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Archive for the ‘junkies’ Category

Don’t do it.

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So Jimi Hendrix Turns Eighty came out in a large print edition. That’s never happened with my books before but then I’ve never written a book about sex and drugs in nursing homes before. It seems kind of apt. One of my favorite words — apt.
Only this message isn’t about senior citizens on trips. It’s about Cranford Nix. Sorrow Floats is about an alcoholic woman who drives around town with her baby on the roof and then hauls a load of illegal Coors to the East Coast with some AA guys. Right after it came out, I got a lot of mail from alcoholics and drug addicts, saying nice things such as the book understood them and AA books usually don’t. A number gave my heroine Maurey the credit for them taking a shot at the sober life. There was very little if any follow-up, so I don’t know what percentage made it. I know a book can change a reader’s life.
One of the letters was from a musician named Cranford Nix. He was a heroin addict who, at the time he wrote me, had cleaned up. He said my book was something he could relate to, then he went on to speak fondly of heroin, as if she was a woman he loved but couldn’t live with.
I wrote back and said he had a cool name and I wanted to use it in a book. He sent me a tape of the most painful music I’ve ever heard. Songs screaming of loss. Unenduarable pain. They were love songs, or lost love songs, to heroin. I knew it was great stuff, but I didn’t see a lot of commercial potential. Then, after a few letters, swapping junkie stories back and forth, he drifted off.
Fast forward a few years and I got a letter from someone, a woman as I recall, telling me Cranford was dead. He’d O.D.ed. For some reason, I don’t remember, I ended up hearing from both his sister and mother. His mother is a sweet woman and proud of her son. She wanted me to know he didn’t die from heroin, but from mixing bad pharmaceuticals. It mattered to her that he hadn’t gone back to heroin. Someone sent me a video of Cranford being interviewed on TV by a Florida junior leaguer type who would have had more in common with a Martian. In musical terms, Cranford was to Gram Parsons what Captain Beefheart was to Frank Zappa. Same direction only a light year farther out past the barrier.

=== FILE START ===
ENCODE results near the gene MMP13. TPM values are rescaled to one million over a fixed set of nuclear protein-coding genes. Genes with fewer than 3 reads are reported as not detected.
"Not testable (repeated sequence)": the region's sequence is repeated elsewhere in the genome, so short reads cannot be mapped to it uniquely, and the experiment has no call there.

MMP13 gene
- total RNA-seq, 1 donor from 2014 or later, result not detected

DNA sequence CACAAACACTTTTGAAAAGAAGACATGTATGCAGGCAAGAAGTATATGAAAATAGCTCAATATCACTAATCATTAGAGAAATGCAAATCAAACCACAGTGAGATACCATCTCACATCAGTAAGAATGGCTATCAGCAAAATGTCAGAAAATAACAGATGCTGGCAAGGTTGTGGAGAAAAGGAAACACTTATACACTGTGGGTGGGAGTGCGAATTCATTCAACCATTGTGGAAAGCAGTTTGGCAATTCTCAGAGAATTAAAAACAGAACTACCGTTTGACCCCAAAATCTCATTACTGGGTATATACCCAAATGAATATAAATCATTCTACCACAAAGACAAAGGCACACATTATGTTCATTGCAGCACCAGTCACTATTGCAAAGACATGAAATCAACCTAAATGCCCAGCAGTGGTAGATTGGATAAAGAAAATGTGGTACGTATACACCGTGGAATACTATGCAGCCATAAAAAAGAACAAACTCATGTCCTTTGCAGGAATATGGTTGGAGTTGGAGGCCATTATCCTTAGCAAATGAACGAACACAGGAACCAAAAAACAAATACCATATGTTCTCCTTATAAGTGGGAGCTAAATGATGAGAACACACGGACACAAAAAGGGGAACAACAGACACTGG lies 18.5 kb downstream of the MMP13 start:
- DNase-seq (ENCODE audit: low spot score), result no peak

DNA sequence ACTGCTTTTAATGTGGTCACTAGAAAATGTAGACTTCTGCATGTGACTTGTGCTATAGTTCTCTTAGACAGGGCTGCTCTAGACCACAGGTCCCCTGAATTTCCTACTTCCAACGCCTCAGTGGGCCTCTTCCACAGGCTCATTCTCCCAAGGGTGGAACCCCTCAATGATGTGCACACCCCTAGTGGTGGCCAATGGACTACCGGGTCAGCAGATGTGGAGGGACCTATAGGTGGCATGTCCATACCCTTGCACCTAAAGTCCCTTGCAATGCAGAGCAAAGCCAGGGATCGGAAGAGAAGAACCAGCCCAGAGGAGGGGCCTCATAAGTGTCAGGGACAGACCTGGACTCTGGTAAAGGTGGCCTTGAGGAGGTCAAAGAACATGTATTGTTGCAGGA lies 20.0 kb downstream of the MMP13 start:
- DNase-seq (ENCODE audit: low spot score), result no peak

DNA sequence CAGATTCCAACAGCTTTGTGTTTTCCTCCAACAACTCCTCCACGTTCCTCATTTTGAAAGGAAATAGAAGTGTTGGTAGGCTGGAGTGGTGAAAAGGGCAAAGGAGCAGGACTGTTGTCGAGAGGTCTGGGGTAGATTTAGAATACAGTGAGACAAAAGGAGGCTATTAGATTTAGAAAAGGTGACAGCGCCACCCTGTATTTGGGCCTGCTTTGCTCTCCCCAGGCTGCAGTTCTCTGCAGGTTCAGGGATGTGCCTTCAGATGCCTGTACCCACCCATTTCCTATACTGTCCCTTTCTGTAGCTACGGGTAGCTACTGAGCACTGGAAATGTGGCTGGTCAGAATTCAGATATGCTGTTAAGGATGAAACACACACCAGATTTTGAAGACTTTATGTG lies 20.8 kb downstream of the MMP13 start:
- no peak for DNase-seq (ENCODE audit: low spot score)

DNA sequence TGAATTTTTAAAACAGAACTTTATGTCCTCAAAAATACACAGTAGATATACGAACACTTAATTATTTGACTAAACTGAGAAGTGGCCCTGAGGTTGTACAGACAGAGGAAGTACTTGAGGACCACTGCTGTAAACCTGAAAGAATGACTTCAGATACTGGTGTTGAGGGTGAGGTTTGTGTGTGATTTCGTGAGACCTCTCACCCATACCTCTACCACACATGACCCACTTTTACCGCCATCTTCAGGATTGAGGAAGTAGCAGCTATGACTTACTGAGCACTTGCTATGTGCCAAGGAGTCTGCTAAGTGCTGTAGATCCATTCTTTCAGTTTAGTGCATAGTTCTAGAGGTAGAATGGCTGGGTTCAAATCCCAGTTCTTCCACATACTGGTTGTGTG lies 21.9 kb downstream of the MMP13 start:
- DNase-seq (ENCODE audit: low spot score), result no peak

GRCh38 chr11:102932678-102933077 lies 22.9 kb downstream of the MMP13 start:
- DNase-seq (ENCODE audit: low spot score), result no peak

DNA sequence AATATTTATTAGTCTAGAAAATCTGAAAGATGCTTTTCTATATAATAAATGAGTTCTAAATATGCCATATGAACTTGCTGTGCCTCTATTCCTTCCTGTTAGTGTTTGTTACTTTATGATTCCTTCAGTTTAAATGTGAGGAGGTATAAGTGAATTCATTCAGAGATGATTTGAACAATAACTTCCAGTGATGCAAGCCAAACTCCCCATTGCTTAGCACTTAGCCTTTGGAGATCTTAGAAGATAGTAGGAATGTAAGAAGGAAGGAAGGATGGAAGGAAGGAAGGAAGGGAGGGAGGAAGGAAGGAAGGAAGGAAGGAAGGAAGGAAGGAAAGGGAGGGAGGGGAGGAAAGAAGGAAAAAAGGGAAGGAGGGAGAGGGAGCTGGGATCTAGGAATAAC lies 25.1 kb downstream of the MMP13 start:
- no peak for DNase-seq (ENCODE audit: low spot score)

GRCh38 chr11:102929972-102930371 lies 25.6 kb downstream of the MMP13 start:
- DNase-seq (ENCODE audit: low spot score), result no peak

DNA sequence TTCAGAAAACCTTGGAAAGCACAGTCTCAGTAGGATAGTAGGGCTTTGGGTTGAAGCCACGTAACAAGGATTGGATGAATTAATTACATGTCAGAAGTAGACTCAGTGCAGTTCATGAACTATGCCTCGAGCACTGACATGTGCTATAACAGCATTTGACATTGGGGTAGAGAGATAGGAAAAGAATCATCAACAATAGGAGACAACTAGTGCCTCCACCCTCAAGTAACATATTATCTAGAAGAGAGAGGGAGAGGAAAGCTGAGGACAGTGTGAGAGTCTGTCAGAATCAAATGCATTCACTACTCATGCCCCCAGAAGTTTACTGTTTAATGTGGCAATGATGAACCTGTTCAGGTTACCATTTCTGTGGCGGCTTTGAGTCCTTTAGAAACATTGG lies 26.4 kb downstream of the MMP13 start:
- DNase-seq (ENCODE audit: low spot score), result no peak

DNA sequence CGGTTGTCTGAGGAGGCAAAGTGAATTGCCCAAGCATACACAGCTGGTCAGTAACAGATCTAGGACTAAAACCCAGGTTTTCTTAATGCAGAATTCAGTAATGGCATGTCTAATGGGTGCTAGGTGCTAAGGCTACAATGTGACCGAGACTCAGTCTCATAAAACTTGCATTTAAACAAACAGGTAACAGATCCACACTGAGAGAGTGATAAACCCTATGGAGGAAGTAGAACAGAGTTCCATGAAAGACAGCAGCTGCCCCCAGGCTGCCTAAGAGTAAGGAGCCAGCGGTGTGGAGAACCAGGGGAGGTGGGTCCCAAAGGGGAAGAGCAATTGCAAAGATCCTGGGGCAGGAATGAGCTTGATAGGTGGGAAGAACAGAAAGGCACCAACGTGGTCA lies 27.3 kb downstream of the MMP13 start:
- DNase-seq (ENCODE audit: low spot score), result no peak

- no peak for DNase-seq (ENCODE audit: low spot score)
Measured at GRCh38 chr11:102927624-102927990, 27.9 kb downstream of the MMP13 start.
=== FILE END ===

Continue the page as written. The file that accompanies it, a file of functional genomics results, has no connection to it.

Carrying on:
I used his name in Honey Don’t as the poet who was destroyed by a critic. My Cranford was black, schizophrenic, and at the end of the novel he had the President’s head on a paper plate in his hovel of a hide-out under some government building. The Smithsonian or someplace.
Now all this might be interesting, or might not be, but then it goes strange. I wrote this blog last week, after I was telling Tiffanie DeBartolo about Cranford. Tiffanie wrote How to Kill a Rock Star and she collects singers who are in pain and not afraid to let it show. After I wrote the blog and before I posted it, I got one of those My Space comments from Cranford’s wife. First off, I didn’t know he had a wife and second, I hadn’t spoken his name is six or seven years before last week, much less written about him.
My own private Twilight Zone episode.
His wife seems remarkably sane, considering she was married to Cranford. She said he died in the bathroom, and one of my postcards was taped to the mirror.
Right before Honey Don’t came out I Googled Cranford, just in case using a real person’s name might cause problems. (It can and has.) And I discovered he had a much bigger cult following than I do. Or did. The kid was loved. I wish he’d known that.

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